Jack Guy, CNN
The blue-and-white Tianqiuping vase went under the hammer at the Osenat auction house in Fontainebleau, near Paris, on Saturday, and achieved a final price of €9.121 million including fees, according to the company website.
The vase has a spherical body and a long cylindrical neck. It measures 21 x 16 inches and is decorated with dragons and clouds, according to the listing. Tianqiuping vases are also known as “celestial sphere” vases because of their shape.
Jean-Pierre Osenat, president of the auction house, told CNN on Tuesday that the vase’s owner, who lives abroad, asked the auctioneer to sell it as part of a consignment of items taken from their late grandmother’s house in Brittany, northwestern France.
“It’s going to completely change their life,” said Osenat. “It’s hard for them to come to terms with.”
The grandmother was a keen art collector and had owned the vase for 30 years, he said, adding that there were early signs of huge interest in the vase when dozens of people came to examine it during a pre-auction exhibition.
Around 300-400 people expressed an interest in bidding, said Osenat, who eventually limited the number of bidders to 30, all of whom had to pay a deposit to take part.
There were 15 telephone bidders and 15 present at the auction house, with 10 still bidding when the price passed the €5 million mark, Osenat said.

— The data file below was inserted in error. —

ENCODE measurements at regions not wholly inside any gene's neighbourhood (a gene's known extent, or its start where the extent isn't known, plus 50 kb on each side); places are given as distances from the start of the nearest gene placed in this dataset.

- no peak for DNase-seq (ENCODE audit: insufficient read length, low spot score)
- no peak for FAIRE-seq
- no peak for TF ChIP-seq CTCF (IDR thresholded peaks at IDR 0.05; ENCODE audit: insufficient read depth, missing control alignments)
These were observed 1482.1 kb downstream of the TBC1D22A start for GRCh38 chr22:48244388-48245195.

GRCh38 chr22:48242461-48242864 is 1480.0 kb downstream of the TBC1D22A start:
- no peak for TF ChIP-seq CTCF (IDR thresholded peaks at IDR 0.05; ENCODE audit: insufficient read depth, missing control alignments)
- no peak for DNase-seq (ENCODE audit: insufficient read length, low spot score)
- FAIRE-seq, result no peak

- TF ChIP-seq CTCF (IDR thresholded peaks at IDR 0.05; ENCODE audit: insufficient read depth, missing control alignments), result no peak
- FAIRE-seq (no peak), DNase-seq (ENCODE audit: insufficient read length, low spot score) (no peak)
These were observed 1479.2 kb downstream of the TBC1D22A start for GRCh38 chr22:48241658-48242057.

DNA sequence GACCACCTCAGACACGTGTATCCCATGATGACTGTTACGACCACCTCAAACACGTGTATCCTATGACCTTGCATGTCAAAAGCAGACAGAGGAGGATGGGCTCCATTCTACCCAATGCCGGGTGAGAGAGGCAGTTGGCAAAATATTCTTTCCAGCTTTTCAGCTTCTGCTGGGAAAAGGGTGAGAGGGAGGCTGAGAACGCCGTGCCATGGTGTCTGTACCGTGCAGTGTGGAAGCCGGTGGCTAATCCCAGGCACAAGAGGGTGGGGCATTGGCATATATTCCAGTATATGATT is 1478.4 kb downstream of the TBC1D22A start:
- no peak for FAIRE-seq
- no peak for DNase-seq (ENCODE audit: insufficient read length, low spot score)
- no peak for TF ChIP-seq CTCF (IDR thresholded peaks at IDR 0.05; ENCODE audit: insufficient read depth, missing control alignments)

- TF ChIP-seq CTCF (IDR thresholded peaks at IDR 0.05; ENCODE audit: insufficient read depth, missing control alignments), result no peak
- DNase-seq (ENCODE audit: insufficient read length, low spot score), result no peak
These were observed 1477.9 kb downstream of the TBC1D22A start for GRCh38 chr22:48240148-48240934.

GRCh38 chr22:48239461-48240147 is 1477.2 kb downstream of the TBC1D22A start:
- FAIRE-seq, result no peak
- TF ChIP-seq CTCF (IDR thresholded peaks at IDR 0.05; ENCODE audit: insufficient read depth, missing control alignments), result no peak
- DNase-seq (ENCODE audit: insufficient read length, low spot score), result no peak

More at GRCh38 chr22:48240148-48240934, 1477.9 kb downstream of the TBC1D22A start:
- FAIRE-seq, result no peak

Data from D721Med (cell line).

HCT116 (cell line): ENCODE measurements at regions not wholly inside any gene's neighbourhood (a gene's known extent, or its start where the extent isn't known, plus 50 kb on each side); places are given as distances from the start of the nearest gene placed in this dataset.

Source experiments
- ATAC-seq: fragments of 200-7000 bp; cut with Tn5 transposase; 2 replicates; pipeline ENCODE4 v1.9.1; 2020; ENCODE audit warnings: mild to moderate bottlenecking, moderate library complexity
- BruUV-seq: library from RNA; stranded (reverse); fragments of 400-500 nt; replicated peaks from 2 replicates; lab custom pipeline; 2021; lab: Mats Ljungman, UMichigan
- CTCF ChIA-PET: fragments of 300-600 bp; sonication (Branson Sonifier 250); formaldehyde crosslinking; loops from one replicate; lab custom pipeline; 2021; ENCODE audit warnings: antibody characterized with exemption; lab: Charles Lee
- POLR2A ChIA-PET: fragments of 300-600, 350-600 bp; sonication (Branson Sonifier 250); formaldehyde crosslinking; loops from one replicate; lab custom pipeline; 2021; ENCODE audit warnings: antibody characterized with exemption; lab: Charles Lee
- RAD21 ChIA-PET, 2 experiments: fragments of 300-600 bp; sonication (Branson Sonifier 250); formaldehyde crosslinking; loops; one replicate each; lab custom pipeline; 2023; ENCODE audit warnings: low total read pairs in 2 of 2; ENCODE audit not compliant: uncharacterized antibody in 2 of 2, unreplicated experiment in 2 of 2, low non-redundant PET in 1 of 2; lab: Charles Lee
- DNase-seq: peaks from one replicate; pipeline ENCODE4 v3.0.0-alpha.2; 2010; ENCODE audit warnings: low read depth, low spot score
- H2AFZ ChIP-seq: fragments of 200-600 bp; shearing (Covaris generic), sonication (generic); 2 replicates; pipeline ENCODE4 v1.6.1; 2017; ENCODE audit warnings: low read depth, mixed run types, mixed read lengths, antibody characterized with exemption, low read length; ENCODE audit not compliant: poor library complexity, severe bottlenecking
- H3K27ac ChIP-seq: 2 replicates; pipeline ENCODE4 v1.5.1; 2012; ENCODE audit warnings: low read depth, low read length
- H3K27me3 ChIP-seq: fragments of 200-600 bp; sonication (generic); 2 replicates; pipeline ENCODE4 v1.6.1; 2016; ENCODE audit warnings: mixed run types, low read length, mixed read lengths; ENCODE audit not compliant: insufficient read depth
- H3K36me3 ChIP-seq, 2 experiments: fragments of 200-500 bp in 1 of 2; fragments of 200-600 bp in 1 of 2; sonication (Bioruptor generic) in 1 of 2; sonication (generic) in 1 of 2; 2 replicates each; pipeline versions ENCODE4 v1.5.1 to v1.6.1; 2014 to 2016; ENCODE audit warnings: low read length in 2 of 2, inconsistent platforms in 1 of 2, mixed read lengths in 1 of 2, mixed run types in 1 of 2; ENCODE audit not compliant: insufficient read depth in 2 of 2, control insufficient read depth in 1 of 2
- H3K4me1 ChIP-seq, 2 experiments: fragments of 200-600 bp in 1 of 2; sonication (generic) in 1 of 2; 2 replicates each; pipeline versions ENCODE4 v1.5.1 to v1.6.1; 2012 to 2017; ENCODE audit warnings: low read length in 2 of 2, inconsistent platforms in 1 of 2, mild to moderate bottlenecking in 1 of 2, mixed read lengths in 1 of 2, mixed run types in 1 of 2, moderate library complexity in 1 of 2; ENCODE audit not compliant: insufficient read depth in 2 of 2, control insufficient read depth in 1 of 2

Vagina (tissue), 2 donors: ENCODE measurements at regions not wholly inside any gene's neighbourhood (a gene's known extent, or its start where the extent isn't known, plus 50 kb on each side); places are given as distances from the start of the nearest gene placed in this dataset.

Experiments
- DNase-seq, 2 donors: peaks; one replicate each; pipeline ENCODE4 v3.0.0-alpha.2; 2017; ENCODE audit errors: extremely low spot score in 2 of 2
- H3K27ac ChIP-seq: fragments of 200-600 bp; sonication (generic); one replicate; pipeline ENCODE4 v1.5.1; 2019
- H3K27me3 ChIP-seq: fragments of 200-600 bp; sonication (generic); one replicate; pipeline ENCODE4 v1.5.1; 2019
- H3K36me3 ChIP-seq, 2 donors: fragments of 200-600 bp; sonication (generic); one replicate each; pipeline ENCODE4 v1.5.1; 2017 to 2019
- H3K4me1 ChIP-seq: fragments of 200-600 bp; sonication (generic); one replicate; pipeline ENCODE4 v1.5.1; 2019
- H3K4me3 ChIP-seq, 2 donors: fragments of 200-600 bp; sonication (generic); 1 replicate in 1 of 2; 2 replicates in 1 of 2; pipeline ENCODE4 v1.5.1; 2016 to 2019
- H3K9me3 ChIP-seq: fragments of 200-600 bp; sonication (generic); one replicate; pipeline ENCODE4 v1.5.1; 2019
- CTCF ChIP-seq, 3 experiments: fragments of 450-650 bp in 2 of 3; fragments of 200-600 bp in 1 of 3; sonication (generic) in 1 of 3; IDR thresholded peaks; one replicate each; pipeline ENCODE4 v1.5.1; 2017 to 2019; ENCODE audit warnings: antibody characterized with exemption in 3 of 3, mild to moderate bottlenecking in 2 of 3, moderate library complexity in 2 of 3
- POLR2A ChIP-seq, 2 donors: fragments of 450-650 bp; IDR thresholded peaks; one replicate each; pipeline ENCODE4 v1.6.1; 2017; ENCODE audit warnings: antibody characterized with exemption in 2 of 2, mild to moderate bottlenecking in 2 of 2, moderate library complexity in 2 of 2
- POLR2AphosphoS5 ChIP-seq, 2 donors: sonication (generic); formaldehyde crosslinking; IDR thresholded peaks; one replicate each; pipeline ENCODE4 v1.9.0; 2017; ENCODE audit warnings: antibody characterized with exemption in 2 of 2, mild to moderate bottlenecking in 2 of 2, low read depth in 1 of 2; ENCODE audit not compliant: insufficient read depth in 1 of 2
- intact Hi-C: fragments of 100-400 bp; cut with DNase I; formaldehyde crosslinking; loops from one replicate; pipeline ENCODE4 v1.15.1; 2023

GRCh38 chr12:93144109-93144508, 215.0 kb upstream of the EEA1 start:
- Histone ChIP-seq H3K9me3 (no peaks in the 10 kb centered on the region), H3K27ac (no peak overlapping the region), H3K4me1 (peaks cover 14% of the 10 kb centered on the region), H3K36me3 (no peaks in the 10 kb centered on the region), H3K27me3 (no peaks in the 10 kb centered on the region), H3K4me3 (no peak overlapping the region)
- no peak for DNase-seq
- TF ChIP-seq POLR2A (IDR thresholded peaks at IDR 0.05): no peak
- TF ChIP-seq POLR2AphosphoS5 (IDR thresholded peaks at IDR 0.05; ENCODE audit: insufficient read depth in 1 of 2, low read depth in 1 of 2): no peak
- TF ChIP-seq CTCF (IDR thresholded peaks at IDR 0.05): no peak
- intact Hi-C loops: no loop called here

“It’s incredible,” he said, adding that his highest previous sale price came in 2007, when a sword used by Napoleon at the Battle of Marengo in 1800 fetched $6.4 million.
Osenat explained that while a valuation expert said the vase dated from the 20th century, and was therefore not rare, collectors believed it was a very rare example of an 18th-century Tianqiuping vase.
“I have faith in the hammer, which is to say that I think the law of supply and demand determines the market price,” he said. “The view of an expert can’t outweigh that of 300 people.”
Sometimes in auctions you might see two or three people who mistakenly believe an item is far more valuable than an expert has said, but not 300, Osenat said.
“I think the market has spoken,” he said, adding that he now believes the vase dates from the 18th century.
The as-yet-unidentified buyer is Chinese, said Osenat, who added that in recent years Chinese buyers have shown increasing interest in buying historic artifacts that they believe were stolen from their country in the past.
Osenat said he believes the vase will be displayed in a museum but that he cannot be sure at this stage.
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